Airlines Will Rely on Travel Agent Insights to Aid Recovery

Top-level sales executives at Delta and American Airlines spoke candidly with Travel Weekly about airlines’ anticipated reliance on travel agencies for guidance when the time comes to truly revitalize passenger air travel.

“We’ve invested a lot of energy into these partnerships,” said Jim Carter, American’s Eastern Division Vice President for Global Sales. “It’s these kinds of times when you get to test these partnerships. It’s natural now that we lean on them. The conversations we are having with them are more critical, to make sure we’re listening to where their clients are thinking about traveling.”

Bob Somers, Delta’s Senior Vice President of Global Sales, had thoughts along similar lines. He said, “Having good visibility on what customers want from us, where they are going to travel, when they are ready to travel, those are questions that are being looked at now.”

Within agency channels, in particular, airline tickets sales have lately seen some modest improvement, though those numbers remain at lows that would’ve been unfathomable pre-pandemic.

According to the Airlines Reporting Corporation (ARC), sales transactions were down by almost 89 percent and, by volume, had plummeted nearly 94 percent for the week that ended on May 10, 2020. Dismal though these figures may initially appear, they actually demonstrate a slight uptick in demand relative to the month of April and the start of May.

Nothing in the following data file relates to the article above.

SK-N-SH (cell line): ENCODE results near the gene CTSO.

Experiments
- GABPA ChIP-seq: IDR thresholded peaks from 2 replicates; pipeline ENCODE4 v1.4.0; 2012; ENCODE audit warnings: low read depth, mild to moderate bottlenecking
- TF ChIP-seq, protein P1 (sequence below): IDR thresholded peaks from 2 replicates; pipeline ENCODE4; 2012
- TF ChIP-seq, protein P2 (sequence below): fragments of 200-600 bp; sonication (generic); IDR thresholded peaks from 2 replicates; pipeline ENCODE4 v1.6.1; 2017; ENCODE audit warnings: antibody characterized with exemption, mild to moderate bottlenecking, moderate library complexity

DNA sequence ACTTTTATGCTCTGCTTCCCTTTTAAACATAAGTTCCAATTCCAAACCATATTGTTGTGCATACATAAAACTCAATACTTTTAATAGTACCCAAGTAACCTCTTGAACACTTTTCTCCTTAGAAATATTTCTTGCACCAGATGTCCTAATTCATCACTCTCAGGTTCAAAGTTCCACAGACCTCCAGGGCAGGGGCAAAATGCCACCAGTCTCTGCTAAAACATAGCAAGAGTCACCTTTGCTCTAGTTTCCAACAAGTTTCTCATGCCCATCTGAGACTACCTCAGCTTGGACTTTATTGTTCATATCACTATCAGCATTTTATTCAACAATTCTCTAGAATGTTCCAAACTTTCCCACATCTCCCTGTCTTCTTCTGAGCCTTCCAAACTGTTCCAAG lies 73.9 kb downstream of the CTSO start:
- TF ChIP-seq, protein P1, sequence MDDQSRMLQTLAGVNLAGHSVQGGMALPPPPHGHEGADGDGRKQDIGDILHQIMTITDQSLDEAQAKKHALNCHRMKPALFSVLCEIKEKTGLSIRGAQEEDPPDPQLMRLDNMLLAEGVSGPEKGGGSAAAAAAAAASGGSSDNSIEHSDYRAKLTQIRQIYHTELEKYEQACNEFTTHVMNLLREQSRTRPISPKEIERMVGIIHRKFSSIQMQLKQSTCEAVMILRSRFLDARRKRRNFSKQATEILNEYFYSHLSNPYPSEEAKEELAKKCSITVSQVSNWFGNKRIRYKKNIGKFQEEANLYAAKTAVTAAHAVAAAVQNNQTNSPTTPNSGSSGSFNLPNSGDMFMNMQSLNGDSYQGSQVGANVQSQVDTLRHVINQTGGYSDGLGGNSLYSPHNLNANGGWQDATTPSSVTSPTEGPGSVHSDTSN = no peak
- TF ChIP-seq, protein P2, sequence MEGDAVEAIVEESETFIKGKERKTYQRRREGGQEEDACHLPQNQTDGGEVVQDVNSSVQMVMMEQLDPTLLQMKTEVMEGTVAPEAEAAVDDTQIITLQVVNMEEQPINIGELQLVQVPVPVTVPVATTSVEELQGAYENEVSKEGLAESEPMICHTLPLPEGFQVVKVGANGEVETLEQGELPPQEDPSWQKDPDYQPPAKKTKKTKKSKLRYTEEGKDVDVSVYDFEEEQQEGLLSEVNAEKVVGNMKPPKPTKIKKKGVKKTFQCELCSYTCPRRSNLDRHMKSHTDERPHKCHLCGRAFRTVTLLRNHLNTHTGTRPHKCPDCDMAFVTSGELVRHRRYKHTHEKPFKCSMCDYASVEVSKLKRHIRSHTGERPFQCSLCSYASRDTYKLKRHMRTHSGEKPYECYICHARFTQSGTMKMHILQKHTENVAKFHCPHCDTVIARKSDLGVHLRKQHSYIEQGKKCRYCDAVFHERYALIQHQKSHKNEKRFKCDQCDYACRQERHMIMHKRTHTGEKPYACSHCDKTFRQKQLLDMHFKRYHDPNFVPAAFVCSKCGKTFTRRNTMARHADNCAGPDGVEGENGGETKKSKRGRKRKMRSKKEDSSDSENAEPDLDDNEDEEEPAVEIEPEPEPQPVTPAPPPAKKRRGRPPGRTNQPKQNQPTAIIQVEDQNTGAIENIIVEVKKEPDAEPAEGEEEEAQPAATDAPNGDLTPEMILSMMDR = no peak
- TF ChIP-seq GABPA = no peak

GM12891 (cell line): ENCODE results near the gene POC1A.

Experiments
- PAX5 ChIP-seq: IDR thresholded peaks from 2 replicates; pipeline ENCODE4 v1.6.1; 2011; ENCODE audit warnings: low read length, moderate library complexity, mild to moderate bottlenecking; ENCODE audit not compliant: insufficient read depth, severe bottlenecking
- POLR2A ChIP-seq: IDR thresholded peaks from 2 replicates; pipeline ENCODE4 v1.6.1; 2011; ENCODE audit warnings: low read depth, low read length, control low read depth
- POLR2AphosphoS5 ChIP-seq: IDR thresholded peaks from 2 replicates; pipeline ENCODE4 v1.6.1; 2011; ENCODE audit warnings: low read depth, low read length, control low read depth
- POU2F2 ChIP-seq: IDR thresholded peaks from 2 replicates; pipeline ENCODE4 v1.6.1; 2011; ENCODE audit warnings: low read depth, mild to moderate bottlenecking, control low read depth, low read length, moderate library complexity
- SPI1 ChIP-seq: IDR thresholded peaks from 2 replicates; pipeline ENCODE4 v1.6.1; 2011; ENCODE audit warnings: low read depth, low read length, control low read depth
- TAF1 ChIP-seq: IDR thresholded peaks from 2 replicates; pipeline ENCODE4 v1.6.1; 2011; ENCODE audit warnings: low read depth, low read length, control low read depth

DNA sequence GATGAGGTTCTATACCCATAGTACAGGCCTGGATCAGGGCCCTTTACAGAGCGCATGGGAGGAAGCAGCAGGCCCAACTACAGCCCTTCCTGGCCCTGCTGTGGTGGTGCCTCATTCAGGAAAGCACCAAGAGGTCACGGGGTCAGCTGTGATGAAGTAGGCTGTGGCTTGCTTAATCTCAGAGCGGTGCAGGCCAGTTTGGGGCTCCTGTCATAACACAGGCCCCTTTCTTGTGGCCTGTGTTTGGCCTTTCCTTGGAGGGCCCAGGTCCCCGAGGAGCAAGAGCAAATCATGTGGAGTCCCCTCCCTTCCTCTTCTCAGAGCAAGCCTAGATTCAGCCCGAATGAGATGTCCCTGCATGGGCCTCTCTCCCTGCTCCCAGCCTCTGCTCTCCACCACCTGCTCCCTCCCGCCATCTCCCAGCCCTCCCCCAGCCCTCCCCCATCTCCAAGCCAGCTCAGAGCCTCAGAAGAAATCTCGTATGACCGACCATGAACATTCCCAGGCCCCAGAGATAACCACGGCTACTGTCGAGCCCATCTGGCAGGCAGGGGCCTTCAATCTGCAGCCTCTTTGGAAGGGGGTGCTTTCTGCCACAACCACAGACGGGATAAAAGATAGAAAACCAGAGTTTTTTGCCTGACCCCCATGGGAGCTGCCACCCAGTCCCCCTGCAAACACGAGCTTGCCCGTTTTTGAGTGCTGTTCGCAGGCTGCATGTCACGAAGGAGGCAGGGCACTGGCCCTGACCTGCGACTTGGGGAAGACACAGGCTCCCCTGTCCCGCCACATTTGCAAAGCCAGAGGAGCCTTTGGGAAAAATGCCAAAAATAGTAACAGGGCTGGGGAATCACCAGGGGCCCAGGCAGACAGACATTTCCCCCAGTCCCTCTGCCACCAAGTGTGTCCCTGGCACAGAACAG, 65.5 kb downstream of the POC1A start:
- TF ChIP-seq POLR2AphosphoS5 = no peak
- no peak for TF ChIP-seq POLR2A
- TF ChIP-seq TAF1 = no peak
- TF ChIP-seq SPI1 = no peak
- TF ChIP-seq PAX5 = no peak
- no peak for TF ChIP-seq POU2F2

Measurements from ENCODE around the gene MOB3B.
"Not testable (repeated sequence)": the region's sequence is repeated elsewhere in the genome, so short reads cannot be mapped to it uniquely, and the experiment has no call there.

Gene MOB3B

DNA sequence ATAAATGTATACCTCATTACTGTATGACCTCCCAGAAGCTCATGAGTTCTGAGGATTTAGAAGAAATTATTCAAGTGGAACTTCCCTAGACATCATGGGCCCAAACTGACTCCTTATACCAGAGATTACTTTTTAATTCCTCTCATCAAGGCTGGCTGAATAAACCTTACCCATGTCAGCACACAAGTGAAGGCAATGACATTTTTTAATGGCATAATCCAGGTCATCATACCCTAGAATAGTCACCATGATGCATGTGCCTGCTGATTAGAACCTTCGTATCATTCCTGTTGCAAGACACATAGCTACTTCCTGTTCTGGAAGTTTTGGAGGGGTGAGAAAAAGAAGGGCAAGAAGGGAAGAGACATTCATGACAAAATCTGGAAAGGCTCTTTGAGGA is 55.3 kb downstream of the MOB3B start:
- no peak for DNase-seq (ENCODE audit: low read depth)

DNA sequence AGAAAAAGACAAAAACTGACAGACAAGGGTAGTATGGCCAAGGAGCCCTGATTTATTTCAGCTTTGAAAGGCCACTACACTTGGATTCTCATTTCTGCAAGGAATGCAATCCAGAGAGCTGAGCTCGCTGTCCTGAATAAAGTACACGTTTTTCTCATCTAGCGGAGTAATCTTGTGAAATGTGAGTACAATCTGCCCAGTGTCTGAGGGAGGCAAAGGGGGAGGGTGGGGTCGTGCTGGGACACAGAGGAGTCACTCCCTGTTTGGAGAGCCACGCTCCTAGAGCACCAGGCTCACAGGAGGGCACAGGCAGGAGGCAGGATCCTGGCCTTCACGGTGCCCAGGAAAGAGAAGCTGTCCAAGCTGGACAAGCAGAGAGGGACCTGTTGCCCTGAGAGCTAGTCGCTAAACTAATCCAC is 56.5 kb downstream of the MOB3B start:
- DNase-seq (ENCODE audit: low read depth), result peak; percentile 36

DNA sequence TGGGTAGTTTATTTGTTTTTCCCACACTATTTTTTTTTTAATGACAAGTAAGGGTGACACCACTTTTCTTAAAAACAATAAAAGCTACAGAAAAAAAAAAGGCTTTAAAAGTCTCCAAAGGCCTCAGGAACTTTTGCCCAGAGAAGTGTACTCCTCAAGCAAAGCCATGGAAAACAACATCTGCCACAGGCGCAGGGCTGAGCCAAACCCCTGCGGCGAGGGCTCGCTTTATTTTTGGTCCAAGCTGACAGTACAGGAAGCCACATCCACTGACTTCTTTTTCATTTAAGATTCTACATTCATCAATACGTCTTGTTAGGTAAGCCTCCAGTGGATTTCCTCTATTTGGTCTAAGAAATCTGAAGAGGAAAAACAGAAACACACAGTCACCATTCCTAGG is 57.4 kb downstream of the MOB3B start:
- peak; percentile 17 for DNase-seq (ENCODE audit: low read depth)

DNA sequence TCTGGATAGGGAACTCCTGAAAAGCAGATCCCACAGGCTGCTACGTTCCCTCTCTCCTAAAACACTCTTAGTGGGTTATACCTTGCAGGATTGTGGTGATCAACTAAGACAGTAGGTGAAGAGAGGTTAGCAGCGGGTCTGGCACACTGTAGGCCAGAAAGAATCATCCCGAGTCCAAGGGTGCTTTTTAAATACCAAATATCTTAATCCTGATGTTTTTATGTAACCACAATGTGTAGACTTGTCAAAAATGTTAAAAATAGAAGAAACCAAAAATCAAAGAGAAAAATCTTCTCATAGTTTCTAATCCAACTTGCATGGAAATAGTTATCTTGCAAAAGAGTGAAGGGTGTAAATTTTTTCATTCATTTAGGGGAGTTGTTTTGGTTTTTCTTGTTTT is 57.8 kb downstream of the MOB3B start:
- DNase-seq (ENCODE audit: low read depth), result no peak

At this point, all predictions are forecasting a slow recovery for the passenger air travel industry. A recent Harris survey (conducted May 1 through May 3) found that almost half of Americans won’t feel comfortable taking to the skies again until the COVID-19 pandemic has passed.

Peter Vlitas, Travel Leaders’ Senior Vice President of Airlines told Travel Weekly that airlines are aware that there are key insights that will be uniquely available from travel agencies during the restart period, as they seek to gauge consumer sentiment and rebuild their schedules, which have been reduced during the crisis by as much as 90 percent.

Vlitas foresees that travel advisors will observe notable increases in their share of airline ticket sales with consumer confidence being at an all-time low and travelers feeling the need for more insider assistance.

“The airlines are realizing that we’re going to have a bigger role, and they want to have a conversation with us about when we think the customers are going to want to travel and where we think they want to travel,” Vlitas said.

Carter and Somers both said that leisure travel advisors aren’t the only partners they’d be looking to for insight on areas where demand is returning. Carter revealed that American Airlines is also counting on the corporate agency community and its partners in such corporate verticals as technology, entertainment and pharmaceuticals.

While airlines also have their own internal data sources to mine, including flight searches and current bookings, Somers said agents will play a crucial role in guiding the trajectory of air travel recovery. He disclosed that Delta’s sales team follows a mantra of “listen, act, listen” in working with its partners. “It’s especially critical when you have times of rapid change,” he said.

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